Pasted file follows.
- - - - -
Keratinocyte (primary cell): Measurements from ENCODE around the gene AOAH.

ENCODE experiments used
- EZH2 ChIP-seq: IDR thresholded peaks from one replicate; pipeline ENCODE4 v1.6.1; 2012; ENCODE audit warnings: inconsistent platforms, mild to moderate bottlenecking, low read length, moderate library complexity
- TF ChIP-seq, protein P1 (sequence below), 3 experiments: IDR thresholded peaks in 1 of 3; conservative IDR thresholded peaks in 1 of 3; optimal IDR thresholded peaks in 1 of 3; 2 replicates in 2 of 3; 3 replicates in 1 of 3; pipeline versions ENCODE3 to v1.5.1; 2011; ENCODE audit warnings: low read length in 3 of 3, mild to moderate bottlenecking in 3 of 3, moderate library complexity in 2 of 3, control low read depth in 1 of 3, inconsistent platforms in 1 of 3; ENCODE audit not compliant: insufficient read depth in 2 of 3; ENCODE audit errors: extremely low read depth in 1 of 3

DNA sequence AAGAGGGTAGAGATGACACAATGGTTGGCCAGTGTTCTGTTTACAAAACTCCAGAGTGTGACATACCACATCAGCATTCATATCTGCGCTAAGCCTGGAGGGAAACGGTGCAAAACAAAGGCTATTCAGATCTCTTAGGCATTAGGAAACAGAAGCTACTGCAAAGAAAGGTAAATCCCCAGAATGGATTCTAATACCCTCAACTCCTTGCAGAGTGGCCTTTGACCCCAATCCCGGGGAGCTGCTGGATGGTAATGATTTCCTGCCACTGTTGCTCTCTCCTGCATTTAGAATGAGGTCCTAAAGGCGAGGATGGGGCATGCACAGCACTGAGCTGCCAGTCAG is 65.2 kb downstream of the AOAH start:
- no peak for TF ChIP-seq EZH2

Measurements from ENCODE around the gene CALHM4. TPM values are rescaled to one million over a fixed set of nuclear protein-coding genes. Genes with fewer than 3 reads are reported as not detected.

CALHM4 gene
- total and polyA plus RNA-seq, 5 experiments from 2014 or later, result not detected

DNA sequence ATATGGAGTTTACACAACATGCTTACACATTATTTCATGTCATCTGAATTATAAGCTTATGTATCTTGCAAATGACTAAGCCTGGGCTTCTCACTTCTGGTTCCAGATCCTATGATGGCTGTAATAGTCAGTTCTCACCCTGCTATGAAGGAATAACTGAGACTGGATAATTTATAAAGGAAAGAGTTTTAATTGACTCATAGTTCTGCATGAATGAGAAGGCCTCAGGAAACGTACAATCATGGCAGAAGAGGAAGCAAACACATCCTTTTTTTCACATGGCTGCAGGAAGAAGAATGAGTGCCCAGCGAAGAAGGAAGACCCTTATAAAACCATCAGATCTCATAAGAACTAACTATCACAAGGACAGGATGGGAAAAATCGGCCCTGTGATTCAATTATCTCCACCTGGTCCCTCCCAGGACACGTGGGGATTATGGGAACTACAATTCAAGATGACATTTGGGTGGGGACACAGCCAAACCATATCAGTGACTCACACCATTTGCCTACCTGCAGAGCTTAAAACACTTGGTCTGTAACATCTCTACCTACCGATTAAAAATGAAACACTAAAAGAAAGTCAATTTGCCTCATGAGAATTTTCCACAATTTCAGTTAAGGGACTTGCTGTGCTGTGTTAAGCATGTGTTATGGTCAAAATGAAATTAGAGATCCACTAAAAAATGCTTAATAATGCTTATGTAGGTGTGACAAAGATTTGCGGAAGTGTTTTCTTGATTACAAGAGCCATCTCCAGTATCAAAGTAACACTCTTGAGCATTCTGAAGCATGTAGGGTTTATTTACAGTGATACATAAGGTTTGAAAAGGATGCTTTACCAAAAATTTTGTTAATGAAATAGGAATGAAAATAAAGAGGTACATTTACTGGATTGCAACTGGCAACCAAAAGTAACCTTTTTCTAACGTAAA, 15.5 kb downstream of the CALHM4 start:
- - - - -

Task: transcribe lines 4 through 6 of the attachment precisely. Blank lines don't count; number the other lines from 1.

- TF ChIP-seq, protein P1 (sequence below), 3 experiments: IDR thresholded peaks in 1 of 3; conservative IDR thresholded peaks in 1 of 3; optimal IDR thresholded peaks in 1 of 3; 2 replicates in 2 of 3; 3 replicates in 1 of 3; pipeline versions ENCODE3 to v1.5.1; 2011; ENCODE audit warnings: low read length in 3 of 3, mild to moderate bottlenecking in 3 of 3, moderate library complexity in 2 of 3, control low read depth in 1 of 3, inconsistent platforms in 1 of 3; ENCODE audit not compliant: insufficient read depth in 2 of 3; ENCODE audit errors: extremely low read depth in 1 of 3

DNA sequence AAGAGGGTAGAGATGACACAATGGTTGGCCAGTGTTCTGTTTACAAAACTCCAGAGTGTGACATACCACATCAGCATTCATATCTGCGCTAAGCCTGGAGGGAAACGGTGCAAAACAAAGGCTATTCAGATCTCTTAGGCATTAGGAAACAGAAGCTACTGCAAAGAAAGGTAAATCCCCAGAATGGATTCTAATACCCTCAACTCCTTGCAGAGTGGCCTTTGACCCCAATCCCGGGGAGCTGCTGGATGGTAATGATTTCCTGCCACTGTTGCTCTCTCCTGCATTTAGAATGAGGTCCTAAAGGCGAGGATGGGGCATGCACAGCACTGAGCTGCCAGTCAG is 65.2 kb downstream of the AOAH start:
- no peak for TF ChIP-seq EZH2